Cross-excitation artifact (MRI)
Cross-excitation artifact is a type of MRI artifact and refers to the loss of signal within a slice due to pre-excitation from RF pulse meant for an adjacent slice.
The frequency profile of the RF pulse is imperfect; this means that during slice selection there is some degree of excitation of the adjacent slices as well. If that adjacent slice is imaged during the same TR (i.e., multi-slice imaging) or soon after (i.e., imaging without leaving a gap), it will be partially saturated, to begin with, and the resulting signal will be reduced. This phenomenon is more conspicuous in inversion recovery (180°) sequences.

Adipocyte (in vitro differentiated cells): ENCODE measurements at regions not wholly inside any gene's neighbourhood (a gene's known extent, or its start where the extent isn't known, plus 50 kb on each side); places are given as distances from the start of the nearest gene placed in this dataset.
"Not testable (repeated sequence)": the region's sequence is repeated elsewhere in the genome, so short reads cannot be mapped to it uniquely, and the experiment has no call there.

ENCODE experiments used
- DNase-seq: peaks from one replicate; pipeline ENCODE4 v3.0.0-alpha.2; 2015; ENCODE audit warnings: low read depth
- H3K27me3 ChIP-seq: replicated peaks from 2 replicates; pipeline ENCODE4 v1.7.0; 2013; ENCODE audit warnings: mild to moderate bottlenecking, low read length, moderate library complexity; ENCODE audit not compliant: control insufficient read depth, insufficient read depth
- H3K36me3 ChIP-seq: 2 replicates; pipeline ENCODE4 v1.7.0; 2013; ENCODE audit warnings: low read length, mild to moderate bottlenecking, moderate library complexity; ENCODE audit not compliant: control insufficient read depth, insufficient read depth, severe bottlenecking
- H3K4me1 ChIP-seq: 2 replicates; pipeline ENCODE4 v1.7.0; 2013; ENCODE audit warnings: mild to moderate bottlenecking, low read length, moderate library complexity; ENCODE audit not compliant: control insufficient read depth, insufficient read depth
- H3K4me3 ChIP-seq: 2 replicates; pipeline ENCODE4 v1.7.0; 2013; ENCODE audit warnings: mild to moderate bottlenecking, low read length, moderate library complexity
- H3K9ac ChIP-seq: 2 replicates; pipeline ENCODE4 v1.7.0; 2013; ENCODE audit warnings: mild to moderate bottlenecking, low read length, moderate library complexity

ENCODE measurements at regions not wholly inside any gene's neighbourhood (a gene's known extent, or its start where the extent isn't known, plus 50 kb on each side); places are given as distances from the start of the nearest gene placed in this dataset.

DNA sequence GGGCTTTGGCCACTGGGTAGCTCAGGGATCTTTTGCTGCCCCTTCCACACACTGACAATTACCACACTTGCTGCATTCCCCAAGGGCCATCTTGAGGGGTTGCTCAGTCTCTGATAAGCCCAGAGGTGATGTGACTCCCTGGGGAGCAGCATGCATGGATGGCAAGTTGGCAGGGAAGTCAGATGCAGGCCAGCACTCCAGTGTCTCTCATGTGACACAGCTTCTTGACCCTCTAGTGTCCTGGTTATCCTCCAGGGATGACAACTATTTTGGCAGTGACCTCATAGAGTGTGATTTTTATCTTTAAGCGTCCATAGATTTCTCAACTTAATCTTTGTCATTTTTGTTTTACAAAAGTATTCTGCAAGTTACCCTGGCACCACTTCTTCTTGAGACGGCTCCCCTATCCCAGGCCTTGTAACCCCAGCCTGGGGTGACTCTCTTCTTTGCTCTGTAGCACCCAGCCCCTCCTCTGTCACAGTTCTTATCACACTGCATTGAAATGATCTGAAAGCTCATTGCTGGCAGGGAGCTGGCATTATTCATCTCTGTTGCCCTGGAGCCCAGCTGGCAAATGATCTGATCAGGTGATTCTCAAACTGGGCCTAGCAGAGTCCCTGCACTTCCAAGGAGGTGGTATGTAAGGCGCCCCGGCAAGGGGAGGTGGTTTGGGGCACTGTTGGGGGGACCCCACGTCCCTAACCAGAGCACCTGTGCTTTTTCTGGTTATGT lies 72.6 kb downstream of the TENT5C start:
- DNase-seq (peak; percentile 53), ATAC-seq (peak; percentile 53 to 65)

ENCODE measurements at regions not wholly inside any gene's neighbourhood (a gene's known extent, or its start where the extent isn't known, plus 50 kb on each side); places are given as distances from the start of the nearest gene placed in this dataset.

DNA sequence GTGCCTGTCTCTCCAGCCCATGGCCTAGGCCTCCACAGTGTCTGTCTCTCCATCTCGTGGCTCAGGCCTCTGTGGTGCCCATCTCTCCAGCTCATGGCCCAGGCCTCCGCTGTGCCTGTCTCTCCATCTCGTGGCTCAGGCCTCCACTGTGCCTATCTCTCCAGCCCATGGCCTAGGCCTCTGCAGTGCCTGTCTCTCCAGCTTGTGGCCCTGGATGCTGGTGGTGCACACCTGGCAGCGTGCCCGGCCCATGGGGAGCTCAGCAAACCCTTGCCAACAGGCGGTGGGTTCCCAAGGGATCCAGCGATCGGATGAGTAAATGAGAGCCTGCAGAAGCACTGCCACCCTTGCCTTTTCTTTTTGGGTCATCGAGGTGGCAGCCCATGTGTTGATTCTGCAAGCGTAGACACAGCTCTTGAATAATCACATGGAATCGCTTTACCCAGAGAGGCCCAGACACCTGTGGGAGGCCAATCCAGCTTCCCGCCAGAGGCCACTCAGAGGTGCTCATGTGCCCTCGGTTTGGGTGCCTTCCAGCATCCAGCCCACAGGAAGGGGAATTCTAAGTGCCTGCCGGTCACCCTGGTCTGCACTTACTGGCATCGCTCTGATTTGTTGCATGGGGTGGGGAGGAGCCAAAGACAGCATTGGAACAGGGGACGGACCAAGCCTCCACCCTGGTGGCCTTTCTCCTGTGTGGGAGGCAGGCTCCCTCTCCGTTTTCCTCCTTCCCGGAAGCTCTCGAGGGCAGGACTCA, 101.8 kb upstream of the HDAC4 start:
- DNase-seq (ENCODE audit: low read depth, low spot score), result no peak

- leaving a minimum gap of 1/3 slice thickness when imaging contiguous slices
- interleaving between slices
- employing 3D imaging if volume imaging is required
- using optimized pulse sequences that have a time penalty of a higher minimum TE and reduced number of slices for a given TR
- cross-talk artifact
- similar in causation but it is due to angled images, e.g. lumbar spine imaging